On Friday I read a news release by HealthDay News that cited a study of American college students over the past three decades. It found less empathy among students today than in the recent past.
“We found the biggest drop in empathy after the year 2000,” co-author Sara Konrath, a researcher at the University of Michigan Institute for Social Research, said in a news release. “College kids today are about 40 percent lower in empathy than their counterparts of 20 or 30 years ago, as measured by standard tests of this personality trait.”
The data cited indicates that today’s students are less alert to the views and needs of others who are in hard times. Konrath stated that college students today are “self-centered, narcissistic, competitive, confident and individualistic”.
The article includes Konrath’s speculation about the basis for this shift: “Compared to 30 years ago, the average American now is exposed to three times as much nonwork-related information. In terms of media content, this generation of college students grew up with video games. And a growing body of research, including work done by my colleagues at Michigan, is establishing that exposure to violent media numbs people to the pain of others.”
The report is troubling, but I’m not inclined to jump on a critical bandwagon here. As a counterpoint, I’m personally impressed with the selflessness and devotion of many of the young adults I’m around these days.
And I’m also aware that my own generation—those who entered college in the late 60’s—is famous for rebellions, extra-marital sex that multiplied with the coming of the pill and convenience-based-abortions, the huge rise of dissolved marriages, and more. So if any generation qualifies as “self-centered, narcissistic, competitive, confident and individualistic” I’m ready to raise my hand on behalf of my former classmates to say, “That’s us: guilty as charged!”
Here’s my point: the problem of compassionless self-absorption has been around for a long time. We can turn to Paul’s warning to Timothy, for instance, that sin is essentially a problem of narcissistic devotion even among so-called believers who have “the appearance of godliness” (2 Timothy 3:5). What was their problem?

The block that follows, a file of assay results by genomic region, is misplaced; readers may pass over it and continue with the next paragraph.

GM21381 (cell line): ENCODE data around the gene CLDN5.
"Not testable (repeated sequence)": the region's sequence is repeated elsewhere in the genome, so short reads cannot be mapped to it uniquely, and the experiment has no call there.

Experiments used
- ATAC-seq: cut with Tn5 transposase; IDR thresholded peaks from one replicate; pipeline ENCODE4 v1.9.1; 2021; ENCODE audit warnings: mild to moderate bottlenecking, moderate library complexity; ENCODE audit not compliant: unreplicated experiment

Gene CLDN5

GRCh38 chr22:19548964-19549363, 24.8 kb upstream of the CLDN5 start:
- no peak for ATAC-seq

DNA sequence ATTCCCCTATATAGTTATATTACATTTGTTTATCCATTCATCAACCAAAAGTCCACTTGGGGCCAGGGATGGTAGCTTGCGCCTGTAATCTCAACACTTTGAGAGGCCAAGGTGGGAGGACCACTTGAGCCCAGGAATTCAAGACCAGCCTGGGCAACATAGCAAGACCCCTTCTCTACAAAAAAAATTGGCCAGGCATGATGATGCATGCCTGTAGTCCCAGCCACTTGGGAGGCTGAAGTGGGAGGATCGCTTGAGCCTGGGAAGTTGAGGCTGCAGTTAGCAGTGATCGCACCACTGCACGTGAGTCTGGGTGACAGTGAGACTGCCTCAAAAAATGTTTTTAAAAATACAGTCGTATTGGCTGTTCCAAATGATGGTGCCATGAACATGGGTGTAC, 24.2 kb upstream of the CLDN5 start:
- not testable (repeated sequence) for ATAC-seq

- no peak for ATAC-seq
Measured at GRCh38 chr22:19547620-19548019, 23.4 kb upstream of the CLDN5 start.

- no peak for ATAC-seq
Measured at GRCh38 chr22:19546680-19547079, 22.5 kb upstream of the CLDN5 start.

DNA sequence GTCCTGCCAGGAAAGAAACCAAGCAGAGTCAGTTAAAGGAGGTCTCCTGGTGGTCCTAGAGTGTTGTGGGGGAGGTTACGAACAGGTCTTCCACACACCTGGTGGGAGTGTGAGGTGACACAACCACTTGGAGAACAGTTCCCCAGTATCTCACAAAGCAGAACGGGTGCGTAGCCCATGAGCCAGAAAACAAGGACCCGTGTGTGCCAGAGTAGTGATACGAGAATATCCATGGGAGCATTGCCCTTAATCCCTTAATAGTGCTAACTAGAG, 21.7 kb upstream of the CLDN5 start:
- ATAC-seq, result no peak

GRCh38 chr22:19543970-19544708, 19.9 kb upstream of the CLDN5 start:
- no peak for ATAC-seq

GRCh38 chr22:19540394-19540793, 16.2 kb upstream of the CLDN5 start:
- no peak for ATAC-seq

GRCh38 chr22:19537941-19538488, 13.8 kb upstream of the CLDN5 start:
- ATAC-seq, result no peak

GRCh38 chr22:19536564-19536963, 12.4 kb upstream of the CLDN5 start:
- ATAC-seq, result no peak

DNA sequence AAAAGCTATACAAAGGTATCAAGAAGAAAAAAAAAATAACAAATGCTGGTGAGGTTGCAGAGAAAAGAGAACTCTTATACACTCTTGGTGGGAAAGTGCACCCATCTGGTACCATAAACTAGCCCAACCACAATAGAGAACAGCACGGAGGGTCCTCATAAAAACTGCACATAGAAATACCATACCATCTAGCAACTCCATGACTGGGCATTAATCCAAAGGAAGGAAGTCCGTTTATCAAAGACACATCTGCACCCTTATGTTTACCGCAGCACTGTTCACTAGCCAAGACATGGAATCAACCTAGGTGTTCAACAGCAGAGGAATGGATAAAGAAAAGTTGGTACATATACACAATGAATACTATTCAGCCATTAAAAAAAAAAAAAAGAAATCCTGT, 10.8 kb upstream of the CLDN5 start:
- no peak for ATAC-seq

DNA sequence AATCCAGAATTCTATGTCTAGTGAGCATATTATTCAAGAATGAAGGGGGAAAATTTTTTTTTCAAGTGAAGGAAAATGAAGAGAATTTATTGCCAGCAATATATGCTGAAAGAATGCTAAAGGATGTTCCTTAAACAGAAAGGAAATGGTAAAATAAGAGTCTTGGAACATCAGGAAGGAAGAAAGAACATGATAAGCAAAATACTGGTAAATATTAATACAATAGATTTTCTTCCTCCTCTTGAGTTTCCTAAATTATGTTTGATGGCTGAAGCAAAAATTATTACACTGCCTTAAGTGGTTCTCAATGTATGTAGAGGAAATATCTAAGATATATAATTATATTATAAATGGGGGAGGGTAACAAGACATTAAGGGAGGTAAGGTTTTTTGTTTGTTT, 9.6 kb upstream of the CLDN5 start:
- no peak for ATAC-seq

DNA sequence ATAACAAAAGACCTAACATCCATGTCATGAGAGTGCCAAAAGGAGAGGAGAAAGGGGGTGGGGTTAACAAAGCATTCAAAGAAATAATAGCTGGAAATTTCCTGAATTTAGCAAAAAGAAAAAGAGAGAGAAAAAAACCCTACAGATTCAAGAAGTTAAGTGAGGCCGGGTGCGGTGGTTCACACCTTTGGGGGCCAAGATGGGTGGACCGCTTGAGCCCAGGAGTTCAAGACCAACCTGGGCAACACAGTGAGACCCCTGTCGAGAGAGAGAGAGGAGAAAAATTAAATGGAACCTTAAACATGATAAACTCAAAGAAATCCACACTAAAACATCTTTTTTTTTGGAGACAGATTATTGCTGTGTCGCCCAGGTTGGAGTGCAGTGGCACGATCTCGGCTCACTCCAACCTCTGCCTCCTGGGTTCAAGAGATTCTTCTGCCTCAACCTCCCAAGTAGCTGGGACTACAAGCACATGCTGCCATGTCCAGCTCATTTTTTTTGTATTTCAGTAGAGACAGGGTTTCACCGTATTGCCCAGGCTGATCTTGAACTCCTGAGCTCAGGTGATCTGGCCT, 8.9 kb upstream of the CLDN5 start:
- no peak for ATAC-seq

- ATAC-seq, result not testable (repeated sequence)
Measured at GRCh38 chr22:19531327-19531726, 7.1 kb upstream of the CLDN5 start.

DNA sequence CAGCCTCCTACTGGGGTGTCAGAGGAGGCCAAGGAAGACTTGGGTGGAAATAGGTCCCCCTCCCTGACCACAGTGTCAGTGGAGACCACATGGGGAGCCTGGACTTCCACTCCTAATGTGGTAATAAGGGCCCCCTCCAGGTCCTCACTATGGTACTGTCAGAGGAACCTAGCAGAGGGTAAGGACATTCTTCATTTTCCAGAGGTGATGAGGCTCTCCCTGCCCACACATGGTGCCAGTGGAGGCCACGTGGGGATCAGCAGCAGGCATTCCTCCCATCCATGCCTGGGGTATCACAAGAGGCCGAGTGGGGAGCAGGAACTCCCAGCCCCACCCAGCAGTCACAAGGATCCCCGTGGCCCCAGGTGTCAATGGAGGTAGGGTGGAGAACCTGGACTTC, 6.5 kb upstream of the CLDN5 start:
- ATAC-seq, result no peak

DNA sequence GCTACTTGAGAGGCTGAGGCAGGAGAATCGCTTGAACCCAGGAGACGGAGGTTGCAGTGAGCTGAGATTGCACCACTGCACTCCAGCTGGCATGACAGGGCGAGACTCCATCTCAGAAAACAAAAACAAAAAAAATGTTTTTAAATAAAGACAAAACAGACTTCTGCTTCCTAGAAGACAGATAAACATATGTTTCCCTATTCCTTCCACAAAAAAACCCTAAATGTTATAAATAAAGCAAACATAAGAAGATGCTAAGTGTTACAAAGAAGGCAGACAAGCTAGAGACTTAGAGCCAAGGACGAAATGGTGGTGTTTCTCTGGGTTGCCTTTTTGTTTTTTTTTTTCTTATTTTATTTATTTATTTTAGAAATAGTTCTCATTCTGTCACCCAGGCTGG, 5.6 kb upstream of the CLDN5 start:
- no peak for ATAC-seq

But understand this, that in the last days there will come times of difficulty. For people will be lovers of self, lovers of money, proud, arrogant, abusive, disobedient to their parents, ungrateful, unholy, heartless, unappeasable, slanderous, without self-control, brutal, not loving good, treacherous, reckless, swollen with conceit, lovers of pleasure rather than lovers of God . . . (3:1-4).
That’s certainly not a list of character qualities you’re looking for in a spouse or in a neighbor!
But the Bible—in its whole—regularly points to these qualities as the outcome of Adam’s fall. We either love God or we love whatever fills the role of God for us. And in our struggle with the many competing affections that call out to us, if we turn from responding to God’s love in favor of another love we have taken on a God-like role. In this we become de facto gods by overturning God’s original design for us (and for all humanity): that we are meant to love him with whole hearts. So that even in our “search for meaning”, in our “devotion to security”, or in our “need for fulfillment”—and in all the other possible self-preoccupations that go on ad infinitum—we are simply following Adam’s lead in being “lovers of pleasure rather than lovers of God.”